Home > 000828. William Garrard, 000829. Mary Naughty > James Garrard: Biographical Directory of the Governors of the United States

James Garrard: Biographical Directory of the Governors of the United States

Source: Robert Sobel and John Raimo, editors, Biographical Directory of the Governors of the United States
, Volume 2 (Westport, Connecticut: Meckler Books, 1978), pages 508-09.

Garrard, James, 1796-1804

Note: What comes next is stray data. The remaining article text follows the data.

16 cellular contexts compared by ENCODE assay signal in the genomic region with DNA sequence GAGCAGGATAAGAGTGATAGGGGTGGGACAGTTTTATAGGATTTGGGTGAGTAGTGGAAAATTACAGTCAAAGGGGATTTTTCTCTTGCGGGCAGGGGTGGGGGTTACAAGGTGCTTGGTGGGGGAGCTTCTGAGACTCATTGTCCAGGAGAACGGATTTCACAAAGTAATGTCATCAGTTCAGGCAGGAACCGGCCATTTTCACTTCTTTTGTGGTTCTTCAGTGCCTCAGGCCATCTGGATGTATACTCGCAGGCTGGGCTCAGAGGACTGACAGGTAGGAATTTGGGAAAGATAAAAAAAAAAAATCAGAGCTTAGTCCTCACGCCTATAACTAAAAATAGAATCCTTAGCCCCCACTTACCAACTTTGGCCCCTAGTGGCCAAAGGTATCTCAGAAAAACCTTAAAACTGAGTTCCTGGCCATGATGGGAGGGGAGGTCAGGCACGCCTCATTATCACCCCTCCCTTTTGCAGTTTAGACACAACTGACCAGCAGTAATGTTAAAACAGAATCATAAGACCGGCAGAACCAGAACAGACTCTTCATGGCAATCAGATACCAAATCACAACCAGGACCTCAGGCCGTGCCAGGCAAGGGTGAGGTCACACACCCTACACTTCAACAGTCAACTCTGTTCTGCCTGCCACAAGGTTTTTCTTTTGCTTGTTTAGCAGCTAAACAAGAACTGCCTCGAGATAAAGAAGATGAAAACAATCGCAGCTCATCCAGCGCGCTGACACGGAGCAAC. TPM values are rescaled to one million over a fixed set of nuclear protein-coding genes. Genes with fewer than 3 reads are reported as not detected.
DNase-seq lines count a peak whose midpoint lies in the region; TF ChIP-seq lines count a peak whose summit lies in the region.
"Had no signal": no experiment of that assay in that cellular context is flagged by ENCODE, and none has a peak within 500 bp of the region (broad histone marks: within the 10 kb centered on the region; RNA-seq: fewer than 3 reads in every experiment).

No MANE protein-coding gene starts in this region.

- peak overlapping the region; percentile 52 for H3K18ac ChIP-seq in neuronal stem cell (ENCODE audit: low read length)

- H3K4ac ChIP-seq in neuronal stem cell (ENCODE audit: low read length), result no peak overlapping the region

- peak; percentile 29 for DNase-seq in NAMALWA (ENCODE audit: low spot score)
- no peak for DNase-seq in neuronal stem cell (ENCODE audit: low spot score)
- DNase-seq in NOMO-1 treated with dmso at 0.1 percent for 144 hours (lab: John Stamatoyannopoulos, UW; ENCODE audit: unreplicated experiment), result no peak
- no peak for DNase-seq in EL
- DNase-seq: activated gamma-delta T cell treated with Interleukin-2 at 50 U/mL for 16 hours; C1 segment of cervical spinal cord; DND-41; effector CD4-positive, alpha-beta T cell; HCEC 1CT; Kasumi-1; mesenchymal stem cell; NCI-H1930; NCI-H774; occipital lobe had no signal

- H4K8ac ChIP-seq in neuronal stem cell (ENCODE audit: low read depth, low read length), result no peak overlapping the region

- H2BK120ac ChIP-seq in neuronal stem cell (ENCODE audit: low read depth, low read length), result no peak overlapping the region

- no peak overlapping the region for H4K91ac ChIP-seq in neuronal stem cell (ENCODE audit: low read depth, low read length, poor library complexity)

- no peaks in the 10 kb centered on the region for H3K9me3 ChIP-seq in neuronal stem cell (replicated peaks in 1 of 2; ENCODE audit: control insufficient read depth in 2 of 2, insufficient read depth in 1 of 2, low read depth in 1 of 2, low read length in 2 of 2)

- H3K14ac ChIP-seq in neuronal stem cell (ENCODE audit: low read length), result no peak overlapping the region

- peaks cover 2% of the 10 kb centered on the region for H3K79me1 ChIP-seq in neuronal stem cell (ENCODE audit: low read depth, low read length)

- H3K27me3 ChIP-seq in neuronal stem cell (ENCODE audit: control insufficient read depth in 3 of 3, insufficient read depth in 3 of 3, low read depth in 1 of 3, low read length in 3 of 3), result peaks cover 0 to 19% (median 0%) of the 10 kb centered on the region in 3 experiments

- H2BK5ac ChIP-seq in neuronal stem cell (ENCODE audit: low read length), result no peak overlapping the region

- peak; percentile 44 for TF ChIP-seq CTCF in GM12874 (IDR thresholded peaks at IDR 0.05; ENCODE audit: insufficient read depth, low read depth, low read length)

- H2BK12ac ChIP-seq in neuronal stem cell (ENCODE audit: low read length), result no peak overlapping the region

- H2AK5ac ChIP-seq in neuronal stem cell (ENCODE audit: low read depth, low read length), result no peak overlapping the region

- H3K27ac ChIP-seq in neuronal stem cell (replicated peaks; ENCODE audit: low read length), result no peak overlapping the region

Born on January 14, 1749 in Stafford County, Virginia, son of Colonel William, a successful planter, and Mary (Naughty) Garrard; a Baptist. Brother of Mary Anne Mountjoy; several half-brothers and sisters from his father’s two other marriages. Married Elizabeth Mountjoy on December 20, 1769; of his children, John, Nancy and Sarah died in infancy; other children were William, James, Mary, John Mountjoy, Daniel, Elizabeth, Anne, Margaret and Maria. Garrard probably fought in the Revolution, and was a Colonel of the militia in 1781. Elected to the Virginia House of Delegates in 1779. Moved to Stoner Creek in Fayette (later Bourbon) County, Kentucky in 1783 or 1784. Built “Mt. Lebanon,” his permanent home. A devout Baptist, Garrard served as minister of Cooper’s Run Church, and helped to organize other churches. He was also a prosperous farmer and active in public undertakings. Elected to the Virginia House of Delegates from Fayette County in 1785, he supported Jefferson’s and Madison’s struggle for religious freedom. Member of 1785, 1787 and 1788 conventions which sought Kentucky’s statehood; member of the 1792 Constitutional Convention. Elected second governor as a Jeffersonian Republican in 1796 by the state’s electoral college on its second ballot, after Benjamin Logan had won the first ballot plurality. Doubts as to the legality of Garrard’s election led to a revision of the state constitution in 1799. A popular but not outstanding governor, Garrard denounced the Federalists’ Alien and Sedition Acts and supported the Kentucky Resolutions of 1798 and 1799. During his administration Kentucky grew rapidly with many new towns and counties. Garrard was reelected by popular vote, as prescribed by the new constitution, in 1800; he polled 8,390 votes, while Christopher Greenup received 6,745, Benjamin Logan 3,995, and Thomas Todd 2,166. The Circuit Court System was inaugurated in 1801, and an insurance company was chartered with banking powers in 1802. After he came under the religious influence of Toulmin, his Unitarian Secretary of State, Garrard was dropped by his church and the Baptist Association. After leaving office in 1804, Garrard lived quietly on his estate; he sought no other public office. Ill for several years, Garrard died at home on January 19, 1822 and was buried in a family graveyard. Bibliography: G. Glenn Clift, Governors of Kentucky (Cynthiana, Ky., 1942); Anna Russell des Cognets, Governor GARRARD of Kentucky: His Descendants and Relations, revised by Lou des Cognets Jr. (Princeton, 1962); Kentucky Gazette [Lexington] (January 31, 1882); Orlando Brown, “The Governors of Kentucky (1792-1824),” Register of Kentucky Historical Society, vol. XLIX, no. 167 (April, 1951). Garrard’s public papers are in the Kentucky Historical Society, Frankfort.

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